Alex, a hit man, tries to get out of the family business, but his father won't let him do so. While seeking the help of a therapist, he meets a sexually charged 23-year-old woman with whom he falls in love.
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Alex, a sad-eyed mournful man, goes into psychotherapy: he discloses he's a hit man. He also tells the doctor, after a few sessions, that he's attracted to a young woman he's met in the waiting room. She's Sarah, 23, quick, edgy, and perhaps attracted to him as well. But he's married, the dutiful father of a young precocious boy, so Sarah brushes him off. In flashbacks we see him get his start as a killer, at his father's prompting: it's the family business. Dad gives Alex his next assignment: to kill the therapist. Alex keeps returning to Sarah, calling her, stopping by her apartment, as he decides what to do about the hit, his father, his marriage, and his malaise. Written by
I recently caught up with this little gem of a film on cable. It took me by surprise, even though, I should have expected it from the team involved with this movie.
Henry Bromwell directed this film with a sure hand, and it shows. One always wonders about the secret life of hit killers. One doesn't have to go too far to realize they probably are one's own neighbors, or social acquaintances, or even friends; they're no different from us, at least on the surface.
In this story, the grandfather, is a despicable character who does not hesitate in eliminating anyone for the right price. He has no scruples in teaching the ropes to his own son, and even to the grandson!
Alex, is a man living in turmoil. He knows what he has done in the past and suddenly is coming to realize the consequence of his actions. He has to see someone to help him find peace with himself. In going to Dr. Parks, he is trying to find absolution, although, he doesn't find it there. On the contrary, there is a dramatic twist when Alex learns about who is supposed to kill next.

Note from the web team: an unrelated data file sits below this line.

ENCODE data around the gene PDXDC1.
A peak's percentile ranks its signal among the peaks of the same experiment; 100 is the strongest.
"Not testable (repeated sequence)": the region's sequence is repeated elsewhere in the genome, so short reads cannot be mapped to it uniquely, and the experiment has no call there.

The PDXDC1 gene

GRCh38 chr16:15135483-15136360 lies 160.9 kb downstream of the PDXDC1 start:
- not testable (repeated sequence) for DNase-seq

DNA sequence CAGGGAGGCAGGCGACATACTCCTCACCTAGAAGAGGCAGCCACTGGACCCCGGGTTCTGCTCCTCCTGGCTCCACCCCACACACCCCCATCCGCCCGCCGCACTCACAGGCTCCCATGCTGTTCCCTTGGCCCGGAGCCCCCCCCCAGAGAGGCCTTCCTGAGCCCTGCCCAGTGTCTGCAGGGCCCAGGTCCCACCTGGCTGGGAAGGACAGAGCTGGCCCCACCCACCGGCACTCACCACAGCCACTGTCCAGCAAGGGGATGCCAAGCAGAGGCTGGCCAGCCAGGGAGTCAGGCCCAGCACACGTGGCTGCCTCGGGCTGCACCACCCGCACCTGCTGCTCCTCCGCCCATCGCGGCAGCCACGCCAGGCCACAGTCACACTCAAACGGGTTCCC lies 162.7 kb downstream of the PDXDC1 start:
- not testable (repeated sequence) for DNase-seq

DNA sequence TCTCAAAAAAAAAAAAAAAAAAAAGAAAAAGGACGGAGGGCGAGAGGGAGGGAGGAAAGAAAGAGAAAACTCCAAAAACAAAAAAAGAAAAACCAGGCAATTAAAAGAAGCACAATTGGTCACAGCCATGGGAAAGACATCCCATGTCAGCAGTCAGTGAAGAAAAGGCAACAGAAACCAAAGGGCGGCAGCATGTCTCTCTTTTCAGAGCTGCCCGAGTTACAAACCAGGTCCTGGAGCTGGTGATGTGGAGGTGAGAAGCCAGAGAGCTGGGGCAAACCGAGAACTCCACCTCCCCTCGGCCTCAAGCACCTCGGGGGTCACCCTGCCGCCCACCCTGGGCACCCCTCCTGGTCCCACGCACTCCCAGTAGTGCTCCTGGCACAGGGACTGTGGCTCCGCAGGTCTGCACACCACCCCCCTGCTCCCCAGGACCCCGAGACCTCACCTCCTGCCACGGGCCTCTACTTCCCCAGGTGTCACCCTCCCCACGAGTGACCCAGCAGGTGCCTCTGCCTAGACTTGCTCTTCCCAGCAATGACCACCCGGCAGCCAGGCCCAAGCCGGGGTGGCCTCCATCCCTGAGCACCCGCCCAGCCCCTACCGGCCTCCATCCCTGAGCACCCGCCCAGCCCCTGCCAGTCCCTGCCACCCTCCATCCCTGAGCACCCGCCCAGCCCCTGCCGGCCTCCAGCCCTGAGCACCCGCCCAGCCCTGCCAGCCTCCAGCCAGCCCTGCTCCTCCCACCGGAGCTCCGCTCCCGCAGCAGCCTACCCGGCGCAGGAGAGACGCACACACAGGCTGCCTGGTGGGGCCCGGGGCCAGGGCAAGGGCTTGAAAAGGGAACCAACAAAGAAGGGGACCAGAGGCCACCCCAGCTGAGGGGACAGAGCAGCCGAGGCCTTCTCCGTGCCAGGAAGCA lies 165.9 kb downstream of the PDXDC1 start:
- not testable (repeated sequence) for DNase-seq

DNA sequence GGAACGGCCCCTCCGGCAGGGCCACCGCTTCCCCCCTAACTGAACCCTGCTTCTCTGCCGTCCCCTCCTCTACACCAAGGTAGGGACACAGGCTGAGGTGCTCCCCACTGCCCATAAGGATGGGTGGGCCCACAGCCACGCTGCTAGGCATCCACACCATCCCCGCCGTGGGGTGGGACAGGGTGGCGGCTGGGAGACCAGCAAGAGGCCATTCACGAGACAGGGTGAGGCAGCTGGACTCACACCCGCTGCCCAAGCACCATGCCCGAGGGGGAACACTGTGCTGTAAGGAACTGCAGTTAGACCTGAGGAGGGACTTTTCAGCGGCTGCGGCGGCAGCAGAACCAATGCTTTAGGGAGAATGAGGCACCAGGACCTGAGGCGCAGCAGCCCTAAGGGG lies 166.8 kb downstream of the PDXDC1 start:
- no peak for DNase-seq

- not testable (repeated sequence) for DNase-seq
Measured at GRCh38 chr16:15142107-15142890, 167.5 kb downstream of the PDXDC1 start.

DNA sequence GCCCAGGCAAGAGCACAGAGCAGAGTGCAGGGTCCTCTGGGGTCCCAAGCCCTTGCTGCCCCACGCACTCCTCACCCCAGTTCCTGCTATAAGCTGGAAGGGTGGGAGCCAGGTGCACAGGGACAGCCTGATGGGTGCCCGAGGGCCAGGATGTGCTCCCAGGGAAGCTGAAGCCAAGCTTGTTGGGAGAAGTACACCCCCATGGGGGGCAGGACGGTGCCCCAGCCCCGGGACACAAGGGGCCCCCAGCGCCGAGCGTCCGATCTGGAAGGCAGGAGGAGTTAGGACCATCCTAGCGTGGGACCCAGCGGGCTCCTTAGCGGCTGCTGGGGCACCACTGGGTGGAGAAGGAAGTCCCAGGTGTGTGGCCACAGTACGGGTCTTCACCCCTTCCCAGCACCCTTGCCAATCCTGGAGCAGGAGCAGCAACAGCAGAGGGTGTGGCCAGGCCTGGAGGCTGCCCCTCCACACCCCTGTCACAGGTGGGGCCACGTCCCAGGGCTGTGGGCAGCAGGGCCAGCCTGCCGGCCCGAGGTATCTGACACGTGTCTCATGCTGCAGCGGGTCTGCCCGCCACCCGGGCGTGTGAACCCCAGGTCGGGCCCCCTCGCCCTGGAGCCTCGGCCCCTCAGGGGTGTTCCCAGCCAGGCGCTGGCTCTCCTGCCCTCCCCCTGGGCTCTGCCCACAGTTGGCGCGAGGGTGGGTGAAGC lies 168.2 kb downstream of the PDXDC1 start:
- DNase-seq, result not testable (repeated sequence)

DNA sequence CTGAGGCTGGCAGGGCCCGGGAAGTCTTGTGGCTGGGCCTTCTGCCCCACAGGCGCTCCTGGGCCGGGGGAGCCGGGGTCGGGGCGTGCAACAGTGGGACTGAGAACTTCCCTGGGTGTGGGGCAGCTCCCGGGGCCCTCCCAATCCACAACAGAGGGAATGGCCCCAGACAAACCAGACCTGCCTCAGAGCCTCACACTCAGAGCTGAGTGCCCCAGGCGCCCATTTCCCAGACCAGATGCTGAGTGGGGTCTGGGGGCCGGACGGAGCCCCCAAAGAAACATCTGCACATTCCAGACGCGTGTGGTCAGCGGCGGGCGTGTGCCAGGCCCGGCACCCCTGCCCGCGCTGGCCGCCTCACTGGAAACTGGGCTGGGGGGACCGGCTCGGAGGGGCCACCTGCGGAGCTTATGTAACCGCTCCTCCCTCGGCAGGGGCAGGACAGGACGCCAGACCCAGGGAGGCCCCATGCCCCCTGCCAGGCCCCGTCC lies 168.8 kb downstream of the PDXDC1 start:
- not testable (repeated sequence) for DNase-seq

Alex, brilliantly portrayed by William H. Macy, mesmerizes us. Not only is he a fantastic actor, but he makes us believe he is that man. One of the best things in the movie is the late John Ritter. He is equally convincing as Dr. Parks, the man who unravels the mystery.
Donald Sutherland, as the grandfather is perfect. He is a natural actor in everything he does. Neve Campbell surprised in her pivotal role of Sarah. She shows a capability and range that are incredible. Tracey Ullman is Martha, the suffering wife, and she doesn't get to do much. Also Barbara Bain, in a rare appearance, is the grandmother from hell. David Dorfman, is a delight in the film. He shows a maturity beyond his years.
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